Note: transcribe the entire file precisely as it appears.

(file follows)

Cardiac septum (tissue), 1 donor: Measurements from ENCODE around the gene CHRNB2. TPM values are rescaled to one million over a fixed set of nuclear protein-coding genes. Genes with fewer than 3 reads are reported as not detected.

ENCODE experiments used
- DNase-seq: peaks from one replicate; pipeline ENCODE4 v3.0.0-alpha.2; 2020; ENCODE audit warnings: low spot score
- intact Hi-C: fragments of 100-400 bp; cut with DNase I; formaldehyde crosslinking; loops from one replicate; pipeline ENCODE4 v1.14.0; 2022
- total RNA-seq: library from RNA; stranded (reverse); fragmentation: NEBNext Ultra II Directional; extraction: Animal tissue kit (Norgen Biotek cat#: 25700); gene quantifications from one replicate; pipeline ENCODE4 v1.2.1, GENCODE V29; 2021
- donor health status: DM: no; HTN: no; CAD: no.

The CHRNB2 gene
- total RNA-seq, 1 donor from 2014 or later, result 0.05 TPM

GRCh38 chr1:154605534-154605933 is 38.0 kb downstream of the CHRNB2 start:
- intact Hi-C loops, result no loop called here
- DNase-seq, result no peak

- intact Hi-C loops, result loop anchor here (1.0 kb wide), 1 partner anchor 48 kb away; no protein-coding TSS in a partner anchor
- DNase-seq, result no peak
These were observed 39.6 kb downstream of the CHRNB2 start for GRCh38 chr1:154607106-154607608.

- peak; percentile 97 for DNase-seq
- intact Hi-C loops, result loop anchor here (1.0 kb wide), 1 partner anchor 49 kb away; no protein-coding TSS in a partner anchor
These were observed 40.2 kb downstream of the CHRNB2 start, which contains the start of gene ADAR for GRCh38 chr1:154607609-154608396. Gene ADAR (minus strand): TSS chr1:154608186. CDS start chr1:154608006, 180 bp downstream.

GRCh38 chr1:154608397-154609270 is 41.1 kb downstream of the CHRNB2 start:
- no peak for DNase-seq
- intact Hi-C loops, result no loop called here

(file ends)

Cardiac septum (tissue), 1 donor: Measurements from ENCODE around the gene CHRNB2. TPM values are rescaled to one million over a fixed set of nuclear protein-coding genes. Genes with fewer than 3 reads are reported as not detected.

ENCODE experiments used
- DNase-seq: peaks from one replicate; pipeline ENCODE4 v3.0.0-alpha.2; 2020; ENCODE audit warnings: low spot score
- intact Hi-C: fragments of 100-400 bp; cut with DNase I; formaldehyde crosslinking; loops from one replicate; pipeline ENCODE4 v1.14.0; 2022
- total RNA-seq: library from RNA; stranded (reverse); fragmentation: NEBNext Ultra II Directional; extraction: Animal tissue kit (Norgen Biotek cat#: 25700); gene quantifications from one replicate; pipeline ENCODE4 v1.2.1, GENCODE V29; 2021
- donor health status: DM: no; HTN: no; CAD: no.

The CHRNB2 gene
- total RNA-seq, 1 donor from 2014 or later, result 0.05 TPM

GRCh38 chr1:154605534-154605933 is 38.0 kb downstream of the CHRNB2 start:
- intact Hi-C loops, result no loop called here
- DNase-seq, result no peak

- intact Hi-C loops, result loop anchor here (1.0 kb wide), 1 partner anchor 48 kb away; no protein-coding TSS in a partner anchor
- DNase-seq, result no peak
These were observed 39.6 kb downstream of the CHRNB2 start for GRCh38 chr1:154607106-154607608.

- peak; percentile 97 for DNase-seq
- intact Hi-C loops, result loop anchor here (1.0 kb wide), 1 partner anchor 49 kb away; no protein-coding TSS in a partner anchor
These were observed 40.2 kb downstream of the CHRNB2 start, which contains the start of gene ADAR for GRCh38 chr1:154607609-154608396. Gene ADAR (minus strand): TSS chr1:154608186. CDS start chr1:154608006, 180 bp downstream.

GRCh38 chr1:154608397-154609270 is 41.1 kb downstream of the CHRNB2 start:
- no peak for DNase-seq
- intact Hi-C loops, result no loop called here